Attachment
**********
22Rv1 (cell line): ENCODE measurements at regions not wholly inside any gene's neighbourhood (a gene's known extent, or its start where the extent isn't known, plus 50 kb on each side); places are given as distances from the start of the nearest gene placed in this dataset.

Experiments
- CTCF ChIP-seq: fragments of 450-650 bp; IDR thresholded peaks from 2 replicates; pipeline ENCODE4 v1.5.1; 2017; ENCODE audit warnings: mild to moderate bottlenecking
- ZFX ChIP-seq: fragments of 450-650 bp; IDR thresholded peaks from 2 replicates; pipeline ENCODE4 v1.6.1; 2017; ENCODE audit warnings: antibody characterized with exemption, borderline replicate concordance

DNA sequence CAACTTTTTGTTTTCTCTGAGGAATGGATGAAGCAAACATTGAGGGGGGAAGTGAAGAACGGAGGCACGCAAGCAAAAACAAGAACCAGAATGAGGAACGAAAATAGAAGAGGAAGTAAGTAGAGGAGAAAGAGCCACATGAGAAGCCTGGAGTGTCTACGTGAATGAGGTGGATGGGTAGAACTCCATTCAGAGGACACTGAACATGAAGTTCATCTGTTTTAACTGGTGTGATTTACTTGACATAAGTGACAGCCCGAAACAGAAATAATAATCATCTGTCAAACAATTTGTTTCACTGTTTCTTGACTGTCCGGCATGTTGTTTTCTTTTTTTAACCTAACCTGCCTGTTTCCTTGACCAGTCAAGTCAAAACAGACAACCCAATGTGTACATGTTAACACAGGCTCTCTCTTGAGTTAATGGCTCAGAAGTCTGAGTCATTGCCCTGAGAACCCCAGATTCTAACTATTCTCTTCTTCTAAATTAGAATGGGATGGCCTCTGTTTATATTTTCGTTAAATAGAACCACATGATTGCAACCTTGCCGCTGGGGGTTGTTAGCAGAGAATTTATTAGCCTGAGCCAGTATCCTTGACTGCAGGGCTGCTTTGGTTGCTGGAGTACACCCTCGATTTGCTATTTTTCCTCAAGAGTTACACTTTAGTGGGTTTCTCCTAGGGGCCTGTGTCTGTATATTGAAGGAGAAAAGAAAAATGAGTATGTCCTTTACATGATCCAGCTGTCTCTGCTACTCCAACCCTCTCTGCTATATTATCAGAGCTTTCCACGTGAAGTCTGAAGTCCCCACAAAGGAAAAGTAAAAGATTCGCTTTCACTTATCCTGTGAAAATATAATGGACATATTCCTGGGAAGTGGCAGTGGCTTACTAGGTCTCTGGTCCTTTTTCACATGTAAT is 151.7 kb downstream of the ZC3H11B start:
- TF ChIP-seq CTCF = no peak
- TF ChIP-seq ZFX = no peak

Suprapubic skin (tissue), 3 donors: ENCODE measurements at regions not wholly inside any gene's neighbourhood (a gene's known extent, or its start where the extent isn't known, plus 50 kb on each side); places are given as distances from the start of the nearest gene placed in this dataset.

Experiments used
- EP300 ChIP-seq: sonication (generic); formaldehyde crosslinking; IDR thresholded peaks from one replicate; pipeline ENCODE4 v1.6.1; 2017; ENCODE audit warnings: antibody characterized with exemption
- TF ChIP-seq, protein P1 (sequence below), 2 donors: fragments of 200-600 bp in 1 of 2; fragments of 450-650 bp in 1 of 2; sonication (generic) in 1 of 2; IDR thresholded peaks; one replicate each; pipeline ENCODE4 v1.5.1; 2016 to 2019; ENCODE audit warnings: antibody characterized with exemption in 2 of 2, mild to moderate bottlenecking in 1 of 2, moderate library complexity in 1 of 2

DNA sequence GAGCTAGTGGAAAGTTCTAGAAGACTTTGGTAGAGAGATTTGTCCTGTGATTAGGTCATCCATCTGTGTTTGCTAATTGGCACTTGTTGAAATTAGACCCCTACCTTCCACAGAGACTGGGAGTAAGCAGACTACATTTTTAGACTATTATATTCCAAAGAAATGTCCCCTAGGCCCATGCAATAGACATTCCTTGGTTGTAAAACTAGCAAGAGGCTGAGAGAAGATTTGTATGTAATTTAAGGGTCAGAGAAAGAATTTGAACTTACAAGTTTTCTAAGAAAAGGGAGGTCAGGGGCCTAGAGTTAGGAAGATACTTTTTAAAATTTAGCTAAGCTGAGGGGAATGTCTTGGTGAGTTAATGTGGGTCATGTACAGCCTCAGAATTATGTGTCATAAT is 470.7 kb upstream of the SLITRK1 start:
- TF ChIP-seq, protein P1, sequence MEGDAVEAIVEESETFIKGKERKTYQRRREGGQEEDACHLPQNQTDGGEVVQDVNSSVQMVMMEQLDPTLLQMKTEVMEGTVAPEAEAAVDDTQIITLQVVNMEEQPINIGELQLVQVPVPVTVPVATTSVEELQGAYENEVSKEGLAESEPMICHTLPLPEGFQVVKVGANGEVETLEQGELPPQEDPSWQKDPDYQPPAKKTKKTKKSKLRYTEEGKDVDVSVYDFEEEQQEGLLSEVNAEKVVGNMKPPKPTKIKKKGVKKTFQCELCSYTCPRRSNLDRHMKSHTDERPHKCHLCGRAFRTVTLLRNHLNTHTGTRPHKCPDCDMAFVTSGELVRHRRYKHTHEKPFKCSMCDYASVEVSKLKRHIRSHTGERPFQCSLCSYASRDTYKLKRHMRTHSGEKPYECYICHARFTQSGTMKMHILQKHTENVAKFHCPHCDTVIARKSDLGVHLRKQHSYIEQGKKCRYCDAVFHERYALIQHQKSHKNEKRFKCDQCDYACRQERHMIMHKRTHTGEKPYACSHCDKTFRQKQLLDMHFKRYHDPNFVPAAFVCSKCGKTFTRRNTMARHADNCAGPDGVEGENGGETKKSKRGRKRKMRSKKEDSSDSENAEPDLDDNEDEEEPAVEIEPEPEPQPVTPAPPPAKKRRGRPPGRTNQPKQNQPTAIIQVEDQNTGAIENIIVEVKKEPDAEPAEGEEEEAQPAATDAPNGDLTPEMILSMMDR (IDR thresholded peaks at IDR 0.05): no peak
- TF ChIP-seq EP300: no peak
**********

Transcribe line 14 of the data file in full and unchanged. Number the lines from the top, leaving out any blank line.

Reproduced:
- TF ChIP-seq EP300: no peak